the pitch: Kristen Kogl
the entrepreneur Kristen Kogl Senior, Washburn University
"It takes a large amount of will, time, flexibility, knowledge, and guts to think through a business idea and bring it from your imagination to reality."- Kristen Kogl
How did you come up with the idea? The idea came about while using a product that was already on the market for convenient flossing, but the idea of using a one-inch string for all your teeth on a floss pick seemed... well, unhygienic. I went from the suspicion of floss picks being unhygienic to finding out that they are, indeed, ineffective due to bacteria building up on the string and being pushed back up into the gums, which contributes to cavities and gum disease. From there, I knew there was a real need in this market.
What was the most difficult part of designing your product? Overall, I would say the prototyping process would be the most difficult part because it takes the most time, and it is easy to hit a road block, especially when the product is very complex or delicate.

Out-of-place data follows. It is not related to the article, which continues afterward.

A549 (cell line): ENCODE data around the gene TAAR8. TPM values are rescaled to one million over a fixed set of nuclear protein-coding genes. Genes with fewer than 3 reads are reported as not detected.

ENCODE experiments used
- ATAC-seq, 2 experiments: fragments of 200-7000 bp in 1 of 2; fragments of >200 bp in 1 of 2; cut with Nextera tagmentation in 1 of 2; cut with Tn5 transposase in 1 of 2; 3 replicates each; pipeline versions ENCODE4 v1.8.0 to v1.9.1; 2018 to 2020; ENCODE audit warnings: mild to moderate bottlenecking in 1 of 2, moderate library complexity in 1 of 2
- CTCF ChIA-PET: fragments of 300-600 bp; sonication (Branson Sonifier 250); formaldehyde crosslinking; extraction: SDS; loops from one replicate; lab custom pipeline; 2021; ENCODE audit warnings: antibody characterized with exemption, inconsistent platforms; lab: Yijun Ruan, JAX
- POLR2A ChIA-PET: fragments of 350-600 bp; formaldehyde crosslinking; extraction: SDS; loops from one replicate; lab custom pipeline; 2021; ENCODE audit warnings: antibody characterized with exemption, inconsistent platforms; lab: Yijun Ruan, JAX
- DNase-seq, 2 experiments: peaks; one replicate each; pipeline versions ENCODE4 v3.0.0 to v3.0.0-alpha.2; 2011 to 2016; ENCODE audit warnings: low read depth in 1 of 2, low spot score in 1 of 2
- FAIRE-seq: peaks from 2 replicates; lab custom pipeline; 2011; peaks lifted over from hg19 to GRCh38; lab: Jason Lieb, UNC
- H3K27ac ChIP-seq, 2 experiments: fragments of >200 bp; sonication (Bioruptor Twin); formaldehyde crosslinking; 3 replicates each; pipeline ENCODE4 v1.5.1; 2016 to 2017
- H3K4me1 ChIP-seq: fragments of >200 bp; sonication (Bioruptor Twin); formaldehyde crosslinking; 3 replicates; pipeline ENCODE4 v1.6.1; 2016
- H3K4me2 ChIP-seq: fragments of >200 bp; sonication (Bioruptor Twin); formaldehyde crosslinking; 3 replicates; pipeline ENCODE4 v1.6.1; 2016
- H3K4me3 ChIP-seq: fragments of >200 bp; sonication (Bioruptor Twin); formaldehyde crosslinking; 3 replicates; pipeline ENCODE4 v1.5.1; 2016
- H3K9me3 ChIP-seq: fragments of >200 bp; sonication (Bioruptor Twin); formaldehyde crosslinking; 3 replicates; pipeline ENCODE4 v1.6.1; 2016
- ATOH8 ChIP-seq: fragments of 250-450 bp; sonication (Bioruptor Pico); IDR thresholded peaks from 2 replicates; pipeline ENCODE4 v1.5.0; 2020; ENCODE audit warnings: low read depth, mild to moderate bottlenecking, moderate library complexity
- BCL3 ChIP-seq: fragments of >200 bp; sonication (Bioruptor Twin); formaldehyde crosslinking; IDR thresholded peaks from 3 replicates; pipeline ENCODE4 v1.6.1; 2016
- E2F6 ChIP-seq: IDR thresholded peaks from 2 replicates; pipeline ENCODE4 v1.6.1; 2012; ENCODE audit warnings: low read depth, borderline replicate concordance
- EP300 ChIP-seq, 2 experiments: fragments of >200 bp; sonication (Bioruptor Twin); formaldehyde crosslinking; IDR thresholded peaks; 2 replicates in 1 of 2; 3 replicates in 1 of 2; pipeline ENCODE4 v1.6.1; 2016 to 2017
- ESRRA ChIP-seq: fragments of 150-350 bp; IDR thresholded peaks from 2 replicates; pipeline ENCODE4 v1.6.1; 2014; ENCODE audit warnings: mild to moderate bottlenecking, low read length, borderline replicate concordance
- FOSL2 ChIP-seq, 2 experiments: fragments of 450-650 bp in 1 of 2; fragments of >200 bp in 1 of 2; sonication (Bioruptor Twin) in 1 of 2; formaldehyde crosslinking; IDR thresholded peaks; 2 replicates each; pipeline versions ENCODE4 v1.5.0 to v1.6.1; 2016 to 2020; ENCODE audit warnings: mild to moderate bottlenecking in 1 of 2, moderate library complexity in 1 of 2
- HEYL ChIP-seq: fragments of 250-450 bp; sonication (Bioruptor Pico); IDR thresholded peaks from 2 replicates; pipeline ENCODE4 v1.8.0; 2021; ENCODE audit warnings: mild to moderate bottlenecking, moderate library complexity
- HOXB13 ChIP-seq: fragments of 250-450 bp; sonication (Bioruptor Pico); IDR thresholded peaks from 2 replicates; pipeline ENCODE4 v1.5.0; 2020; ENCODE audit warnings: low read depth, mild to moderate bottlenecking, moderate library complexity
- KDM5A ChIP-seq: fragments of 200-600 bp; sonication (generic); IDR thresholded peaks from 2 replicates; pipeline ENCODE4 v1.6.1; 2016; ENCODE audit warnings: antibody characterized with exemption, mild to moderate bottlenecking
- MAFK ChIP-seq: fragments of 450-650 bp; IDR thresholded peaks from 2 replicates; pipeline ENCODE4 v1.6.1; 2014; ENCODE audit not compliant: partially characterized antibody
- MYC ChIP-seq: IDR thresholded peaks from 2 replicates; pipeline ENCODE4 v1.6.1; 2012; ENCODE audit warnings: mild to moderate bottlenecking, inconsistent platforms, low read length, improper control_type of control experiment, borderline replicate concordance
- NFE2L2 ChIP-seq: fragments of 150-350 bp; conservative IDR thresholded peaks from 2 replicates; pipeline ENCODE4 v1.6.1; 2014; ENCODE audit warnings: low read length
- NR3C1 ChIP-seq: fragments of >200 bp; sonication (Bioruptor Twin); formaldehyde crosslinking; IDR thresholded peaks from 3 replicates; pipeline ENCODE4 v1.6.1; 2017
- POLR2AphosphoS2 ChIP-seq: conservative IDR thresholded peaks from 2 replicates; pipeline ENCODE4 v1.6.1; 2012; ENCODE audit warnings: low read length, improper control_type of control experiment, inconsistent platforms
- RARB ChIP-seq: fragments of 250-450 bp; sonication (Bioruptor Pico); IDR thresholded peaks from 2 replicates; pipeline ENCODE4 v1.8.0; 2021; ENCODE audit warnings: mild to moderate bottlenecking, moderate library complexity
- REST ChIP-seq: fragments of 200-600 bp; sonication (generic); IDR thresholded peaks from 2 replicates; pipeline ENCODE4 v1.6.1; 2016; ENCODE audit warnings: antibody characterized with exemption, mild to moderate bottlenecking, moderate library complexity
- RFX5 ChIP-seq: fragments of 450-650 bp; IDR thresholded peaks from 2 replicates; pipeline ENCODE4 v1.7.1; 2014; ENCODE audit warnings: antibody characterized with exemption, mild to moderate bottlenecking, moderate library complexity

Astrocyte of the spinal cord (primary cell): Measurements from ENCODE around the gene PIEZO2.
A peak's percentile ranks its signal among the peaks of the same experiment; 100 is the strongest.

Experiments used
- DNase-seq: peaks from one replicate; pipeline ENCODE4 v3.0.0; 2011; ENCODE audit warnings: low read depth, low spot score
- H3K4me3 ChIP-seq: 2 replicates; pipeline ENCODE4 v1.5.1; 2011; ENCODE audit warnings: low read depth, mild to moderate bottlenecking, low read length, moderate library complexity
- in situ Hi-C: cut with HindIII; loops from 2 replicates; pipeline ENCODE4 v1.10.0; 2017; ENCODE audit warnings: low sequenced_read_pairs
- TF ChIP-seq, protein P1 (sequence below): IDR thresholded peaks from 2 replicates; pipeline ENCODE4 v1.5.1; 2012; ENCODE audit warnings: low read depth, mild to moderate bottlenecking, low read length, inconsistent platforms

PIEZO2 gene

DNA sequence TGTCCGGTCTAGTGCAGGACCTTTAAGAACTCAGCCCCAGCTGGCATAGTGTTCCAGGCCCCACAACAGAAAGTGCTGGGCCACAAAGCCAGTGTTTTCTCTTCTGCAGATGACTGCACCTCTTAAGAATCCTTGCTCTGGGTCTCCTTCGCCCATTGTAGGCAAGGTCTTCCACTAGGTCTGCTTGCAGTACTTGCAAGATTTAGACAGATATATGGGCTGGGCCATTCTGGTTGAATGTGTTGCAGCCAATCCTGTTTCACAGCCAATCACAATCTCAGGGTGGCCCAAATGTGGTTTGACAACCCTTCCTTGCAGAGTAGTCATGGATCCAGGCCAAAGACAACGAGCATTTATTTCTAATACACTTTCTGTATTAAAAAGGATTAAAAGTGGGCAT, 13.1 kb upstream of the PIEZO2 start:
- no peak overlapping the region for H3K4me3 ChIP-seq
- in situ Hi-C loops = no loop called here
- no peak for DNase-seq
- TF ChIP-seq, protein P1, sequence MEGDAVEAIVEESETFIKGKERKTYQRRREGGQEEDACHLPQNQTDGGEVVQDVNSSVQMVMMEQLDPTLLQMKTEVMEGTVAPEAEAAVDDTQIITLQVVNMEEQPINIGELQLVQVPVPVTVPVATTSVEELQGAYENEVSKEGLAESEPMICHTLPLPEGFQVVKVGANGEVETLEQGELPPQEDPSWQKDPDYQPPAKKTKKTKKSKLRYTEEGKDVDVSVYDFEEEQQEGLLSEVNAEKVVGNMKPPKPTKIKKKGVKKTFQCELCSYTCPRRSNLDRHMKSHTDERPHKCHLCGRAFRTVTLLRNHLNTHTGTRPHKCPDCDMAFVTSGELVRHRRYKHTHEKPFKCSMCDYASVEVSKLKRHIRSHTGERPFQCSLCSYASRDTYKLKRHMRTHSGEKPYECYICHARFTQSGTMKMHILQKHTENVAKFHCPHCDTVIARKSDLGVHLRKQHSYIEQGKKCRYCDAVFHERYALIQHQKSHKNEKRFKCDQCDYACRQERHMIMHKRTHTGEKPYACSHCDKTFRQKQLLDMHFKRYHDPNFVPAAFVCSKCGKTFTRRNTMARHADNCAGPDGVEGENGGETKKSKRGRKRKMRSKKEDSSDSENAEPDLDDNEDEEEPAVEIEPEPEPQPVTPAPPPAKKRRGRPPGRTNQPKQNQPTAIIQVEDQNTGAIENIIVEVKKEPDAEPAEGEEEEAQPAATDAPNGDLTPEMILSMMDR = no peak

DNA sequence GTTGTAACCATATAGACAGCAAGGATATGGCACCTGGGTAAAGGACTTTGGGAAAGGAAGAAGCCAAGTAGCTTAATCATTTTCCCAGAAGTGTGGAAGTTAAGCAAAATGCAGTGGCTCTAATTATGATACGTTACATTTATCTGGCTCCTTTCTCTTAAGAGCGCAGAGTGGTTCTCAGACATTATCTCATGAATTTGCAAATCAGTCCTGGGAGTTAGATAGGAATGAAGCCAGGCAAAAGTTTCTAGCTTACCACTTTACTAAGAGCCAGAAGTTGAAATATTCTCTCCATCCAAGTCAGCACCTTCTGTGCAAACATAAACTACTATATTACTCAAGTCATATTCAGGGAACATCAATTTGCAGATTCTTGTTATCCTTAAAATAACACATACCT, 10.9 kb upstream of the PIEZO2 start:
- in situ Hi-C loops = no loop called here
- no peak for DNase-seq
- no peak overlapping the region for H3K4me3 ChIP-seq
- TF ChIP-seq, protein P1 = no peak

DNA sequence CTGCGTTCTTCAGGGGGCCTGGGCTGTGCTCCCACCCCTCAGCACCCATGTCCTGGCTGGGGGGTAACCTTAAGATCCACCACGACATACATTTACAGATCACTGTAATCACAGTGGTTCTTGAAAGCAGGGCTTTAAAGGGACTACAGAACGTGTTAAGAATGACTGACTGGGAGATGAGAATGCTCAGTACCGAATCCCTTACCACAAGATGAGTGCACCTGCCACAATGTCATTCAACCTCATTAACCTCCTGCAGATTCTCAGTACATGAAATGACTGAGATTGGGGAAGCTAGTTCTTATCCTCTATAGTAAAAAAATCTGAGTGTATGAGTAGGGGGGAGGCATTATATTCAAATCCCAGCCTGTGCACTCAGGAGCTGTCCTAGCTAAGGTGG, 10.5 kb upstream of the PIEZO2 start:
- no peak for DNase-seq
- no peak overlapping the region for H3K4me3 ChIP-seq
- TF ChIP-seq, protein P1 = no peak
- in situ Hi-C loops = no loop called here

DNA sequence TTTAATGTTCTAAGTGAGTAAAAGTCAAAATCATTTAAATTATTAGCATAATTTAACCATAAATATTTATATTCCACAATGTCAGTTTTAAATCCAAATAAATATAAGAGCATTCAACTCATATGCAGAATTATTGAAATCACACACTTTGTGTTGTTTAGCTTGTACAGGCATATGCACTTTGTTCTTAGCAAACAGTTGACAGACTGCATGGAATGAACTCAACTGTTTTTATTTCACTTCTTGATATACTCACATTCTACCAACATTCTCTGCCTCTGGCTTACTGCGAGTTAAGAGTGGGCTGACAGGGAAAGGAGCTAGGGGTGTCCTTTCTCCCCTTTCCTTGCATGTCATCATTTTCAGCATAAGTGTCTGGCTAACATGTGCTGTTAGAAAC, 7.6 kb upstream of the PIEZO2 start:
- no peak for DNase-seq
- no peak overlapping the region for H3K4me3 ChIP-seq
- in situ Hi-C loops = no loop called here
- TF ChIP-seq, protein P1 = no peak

Do you plan to patent, produce and sell your product? I do plan to patent, produce, and sell this product. After finalizing the design and contacting a plastic manufacturing plant, I will reach consumers through a website to gain my first customers and feedback for the first two years. Depending on the growth of the company during that time, I will then consider taking my product to retail stores or going through other B2B distribution channels once I am established in the market.
Do you see yourself as an inventor or an entrepreneur? Entrepreneur. I believe an inventor and an entrepreneur are similar in striving to create a solution to a problem; however entrepreneurs differ because of their specific skill set to commercialize their invention.
Photos by David Vincent